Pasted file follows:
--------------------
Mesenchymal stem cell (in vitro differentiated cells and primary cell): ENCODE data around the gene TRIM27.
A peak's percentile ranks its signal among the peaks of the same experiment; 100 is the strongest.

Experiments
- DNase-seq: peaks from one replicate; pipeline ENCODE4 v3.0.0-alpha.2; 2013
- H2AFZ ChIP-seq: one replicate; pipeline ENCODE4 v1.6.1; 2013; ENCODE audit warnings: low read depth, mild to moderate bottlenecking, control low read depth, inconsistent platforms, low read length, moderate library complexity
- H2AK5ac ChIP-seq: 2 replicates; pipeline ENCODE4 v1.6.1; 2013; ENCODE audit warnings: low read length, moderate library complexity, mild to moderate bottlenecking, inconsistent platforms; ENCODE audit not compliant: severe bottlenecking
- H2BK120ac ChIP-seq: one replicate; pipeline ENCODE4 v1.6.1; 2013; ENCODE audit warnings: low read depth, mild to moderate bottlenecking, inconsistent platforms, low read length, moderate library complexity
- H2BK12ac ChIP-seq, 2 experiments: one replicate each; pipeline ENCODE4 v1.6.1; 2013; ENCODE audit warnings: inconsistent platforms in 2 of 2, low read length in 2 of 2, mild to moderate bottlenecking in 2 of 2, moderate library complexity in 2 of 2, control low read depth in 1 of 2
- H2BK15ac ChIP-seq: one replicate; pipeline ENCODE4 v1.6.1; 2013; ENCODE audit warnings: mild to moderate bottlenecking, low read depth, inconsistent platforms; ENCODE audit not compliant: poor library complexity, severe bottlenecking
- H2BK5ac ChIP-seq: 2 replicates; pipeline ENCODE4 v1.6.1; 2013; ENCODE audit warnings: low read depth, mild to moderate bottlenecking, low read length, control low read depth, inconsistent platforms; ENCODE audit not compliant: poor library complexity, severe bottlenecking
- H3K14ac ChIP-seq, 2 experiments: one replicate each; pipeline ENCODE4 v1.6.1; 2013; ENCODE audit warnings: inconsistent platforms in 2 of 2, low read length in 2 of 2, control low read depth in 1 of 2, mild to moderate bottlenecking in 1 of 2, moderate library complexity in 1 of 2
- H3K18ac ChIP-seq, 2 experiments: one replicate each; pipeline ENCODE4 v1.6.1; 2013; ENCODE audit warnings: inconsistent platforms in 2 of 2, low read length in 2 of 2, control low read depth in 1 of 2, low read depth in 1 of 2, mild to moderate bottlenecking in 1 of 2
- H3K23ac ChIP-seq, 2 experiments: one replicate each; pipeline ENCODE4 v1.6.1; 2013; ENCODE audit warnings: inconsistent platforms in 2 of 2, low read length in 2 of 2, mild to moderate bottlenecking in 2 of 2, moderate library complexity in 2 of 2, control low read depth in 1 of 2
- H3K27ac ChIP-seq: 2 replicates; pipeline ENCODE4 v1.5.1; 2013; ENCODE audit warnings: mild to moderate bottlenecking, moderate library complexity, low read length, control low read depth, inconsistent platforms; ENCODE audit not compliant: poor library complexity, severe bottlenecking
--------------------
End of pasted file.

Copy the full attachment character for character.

Mesenchymal stem cell (in vitro differentiated cells and primary cell): ENCODE data around the gene TRIM27.
A peak's percentile ranks its signal among the peaks of the same experiment; 100 is the strongest.

Experiments
- DNase-seq: peaks from one replicate; pipeline ENCODE4 v3.0.0-alpha.2; 2013
- H2AFZ ChIP-seq: one replicate; pipeline ENCODE4 v1.6.1; 2013; ENCODE audit warnings: low read depth, mild to moderate bottlenecking, control low read depth, inconsistent platforms, low read length, moderate library complexity
- H2AK5ac ChIP-seq: 2 replicates; pipeline ENCODE4 v1.6.1; 2013; ENCODE audit warnings: low read length, moderate library complexity, mild to moderate bottlenecking, inconsistent platforms; ENCODE audit not compliant: severe bottlenecking
- H2BK120ac ChIP-seq: one replicate; pipeline ENCODE4 v1.6.1; 2013; ENCODE audit warnings: low read depth, mild to moderate bottlenecking, inconsistent platforms, low read length, moderate library complexity
- H2BK12ac ChIP-seq, 2 experiments: one replicate each; pipeline ENCODE4 v1.6.1; 2013; ENCODE audit warnings: inconsistent platforms in 2 of 2, low read length in 2 of 2, mild to moderate bottlenecking in 2 of 2, moderate library complexity in 2 of 2, control low read depth in 1 of 2
- H2BK15ac ChIP-seq: one replicate; pipeline ENCODE4 v1.6.1; 2013; ENCODE audit warnings: mild to moderate bottlenecking, low read depth, inconsistent platforms; ENCODE audit not compliant: poor library complexity, severe bottlenecking
- H2BK5ac ChIP-seq: 2 replicates; pipeline ENCODE4 v1.6.1; 2013; ENCODE audit warnings: low read depth, mild to moderate bottlenecking, low read length, control low read depth, inconsistent platforms; ENCODE audit not compliant: poor library complexity, severe bottlenecking
- H3K14ac ChIP-seq, 2 experiments: one replicate each; pipeline ENCODE4 v1.6.1; 2013; ENCODE audit warnings: inconsistent platforms in 2 of 2, low read length in 2 of 2, control low read depth in 1 of 2, mild to moderate bottlenecking in 1 of 2, moderate library complexity in 1 of 2
- H3K18ac ChIP-seq, 2 experiments: one replicate each; pipeline ENCODE4 v1.6.1; 2013; ENCODE audit warnings: inconsistent platforms in 2 of 2, low read length in 2 of 2, control low read depth in 1 of 2, low read depth in 1 of 2, mild to moderate bottlenecking in 1 of 2
- H3K23ac ChIP-seq, 2 experiments: one replicate each; pipeline ENCODE4 v1.6.1; 2013; ENCODE audit warnings: inconsistent platforms in 2 of 2, low read length in 2 of 2, mild to moderate bottlenecking in 2 of 2, moderate library complexity in 2 of 2, control low read depth in 1 of 2
- H3K27ac ChIP-seq: 2 replicates; pipeline ENCODE4 v1.5.1; 2013; ENCODE audit warnings: mild to moderate bottlenecking, moderate library complexity, low read length, control low read depth, inconsistent platforms; ENCODE audit not compliant: poor library complexity, severe bottlenecking